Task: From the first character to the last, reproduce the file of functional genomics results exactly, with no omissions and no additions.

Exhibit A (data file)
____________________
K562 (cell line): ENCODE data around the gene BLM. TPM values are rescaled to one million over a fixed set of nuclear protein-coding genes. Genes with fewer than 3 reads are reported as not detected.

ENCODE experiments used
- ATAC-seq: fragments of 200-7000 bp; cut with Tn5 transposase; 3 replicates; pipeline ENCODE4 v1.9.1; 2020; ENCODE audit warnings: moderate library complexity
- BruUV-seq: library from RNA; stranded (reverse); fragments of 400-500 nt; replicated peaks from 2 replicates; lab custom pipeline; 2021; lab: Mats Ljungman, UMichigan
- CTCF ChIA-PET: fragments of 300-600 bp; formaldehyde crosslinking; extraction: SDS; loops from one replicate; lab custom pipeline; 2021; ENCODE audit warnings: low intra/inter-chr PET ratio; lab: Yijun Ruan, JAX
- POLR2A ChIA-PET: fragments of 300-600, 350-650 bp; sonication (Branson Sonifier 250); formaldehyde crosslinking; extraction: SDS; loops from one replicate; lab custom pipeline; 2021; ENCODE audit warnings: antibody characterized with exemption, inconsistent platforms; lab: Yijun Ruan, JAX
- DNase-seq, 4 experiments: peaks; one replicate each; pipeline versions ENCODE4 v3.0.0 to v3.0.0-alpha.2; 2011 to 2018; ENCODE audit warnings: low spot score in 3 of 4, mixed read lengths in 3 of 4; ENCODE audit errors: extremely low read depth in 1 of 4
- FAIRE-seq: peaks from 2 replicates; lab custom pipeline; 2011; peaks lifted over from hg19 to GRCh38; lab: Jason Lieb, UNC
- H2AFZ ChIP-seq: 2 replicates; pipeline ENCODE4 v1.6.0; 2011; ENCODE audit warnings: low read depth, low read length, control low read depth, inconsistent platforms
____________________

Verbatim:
K562 (cell line): ENCODE data around the gene BLM. TPM values are rescaled to one million over a fixed set of nuclear protein-coding genes. Genes with fewer than 3 reads are reported as not detected.

ENCODE experiments used
- ATAC-seq: fragments of 200-7000 bp; cut with Tn5 transposase; 3 replicates; pipeline ENCODE4 v1.9.1; 2020; ENCODE audit warnings: moderate library complexity
- BruUV-seq: library from RNA; stranded (reverse); fragments of 400-500 nt; replicated peaks from 2 replicates; lab custom pipeline; 2021; lab: Mats Ljungman, UMichigan
- CTCF ChIA-PET: fragments of 300-600 bp; formaldehyde crosslinking; extraction: SDS; loops from one replicate; lab custom pipeline; 2021; ENCODE audit warnings: low intra/inter-chr PET ratio; lab: Yijun Ruan, JAX
- POLR2A ChIA-PET: fragments of 300-600, 350-650 bp; sonication (Branson Sonifier 250); formaldehyde crosslinking; extraction: SDS; loops from one replicate; lab custom pipeline; 2021; ENCODE audit warnings: antibody characterized with exemption, inconsistent platforms; lab: Yijun Ruan, JAX
- DNase-seq, 4 experiments: peaks; one replicate each; pipeline versions ENCODE4 v3.0.0 to v3.0.0-alpha.2; 2011 to 2018; ENCODE audit warnings: low spot score in 3 of 4, mixed read lengths in 3 of 4; ENCODE audit errors: extremely low read depth in 1 of 4
- FAIRE-seq: peaks from 2 replicates; lab custom pipeline; 2011; peaks lifted over from hg19 to GRCh38; lab: Jason Lieb, UNC
- H2AFZ ChIP-seq: 2 replicates; pipeline ENCODE4 v1.6.0; 2011; ENCODE audit warnings: low read depth, low read length, control low read depth, inconsistent platforms